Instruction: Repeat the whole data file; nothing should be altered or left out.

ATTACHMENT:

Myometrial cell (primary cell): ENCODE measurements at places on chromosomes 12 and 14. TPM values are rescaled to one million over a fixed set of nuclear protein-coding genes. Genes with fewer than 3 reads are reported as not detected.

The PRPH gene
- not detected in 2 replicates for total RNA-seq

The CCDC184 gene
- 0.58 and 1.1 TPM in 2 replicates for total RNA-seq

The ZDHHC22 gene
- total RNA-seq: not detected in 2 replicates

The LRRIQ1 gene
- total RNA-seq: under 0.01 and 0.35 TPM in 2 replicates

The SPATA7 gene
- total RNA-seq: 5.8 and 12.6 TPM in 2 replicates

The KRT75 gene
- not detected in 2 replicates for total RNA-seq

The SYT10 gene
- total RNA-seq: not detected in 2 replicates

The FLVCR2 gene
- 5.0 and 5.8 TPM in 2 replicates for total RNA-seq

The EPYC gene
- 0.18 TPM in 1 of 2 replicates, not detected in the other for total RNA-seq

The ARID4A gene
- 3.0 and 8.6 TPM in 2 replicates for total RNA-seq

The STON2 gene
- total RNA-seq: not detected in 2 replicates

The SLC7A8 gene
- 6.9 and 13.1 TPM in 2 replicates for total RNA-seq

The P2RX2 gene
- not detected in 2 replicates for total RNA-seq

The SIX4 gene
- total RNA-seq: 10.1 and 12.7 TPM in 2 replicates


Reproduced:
Myometrial cell (primary cell): ENCODE measurements at places on chromosomes 12 and 14. TPM values are rescaled to one million over a fixed set of nuclear protein-coding genes. Genes with fewer than 3 reads are reported as not detected.

The PRPH gene
- not detected in 2 replicates for total RNA-seq

The CCDC184 gene
- 0.58 and 1.1 TPM in 2 replicates for total RNA-seq

The ZDHHC22 gene
- total RNA-seq: not detected in 2 replicates

The LRRIQ1 gene
- total RNA-seq: under 0.01 and 0.35 TPM in 2 replicates

The SPATA7 gene
- total RNA-seq: 5.8 and 12.6 TPM in 2 replicates

The KRT75 gene
- not detected in 2 replicates for total RNA-seq

The SYT10 gene
- total RNA-seq: not detected in 2 replicates

The FLVCR2 gene
- 5.0 and 5.8 TPM in 2 replicates for total RNA-seq

The EPYC gene
- 0.18 TPM in 1 of 2 replicates, not detected in the other for total RNA-seq

The ARID4A gene
- 3.0 and 8.6 TPM in 2 replicates for total RNA-seq

The STON2 gene
- total RNA-seq: not detected in 2 replicates

The SLC7A8 gene
- 6.9 and 13.1 TPM in 2 replicates for total RNA-seq

The P2RX2 gene
- not detected in 2 replicates for total RNA-seq

The SIX4 gene
- total RNA-seq: 10.1 and 12.7 TPM in 2 replicates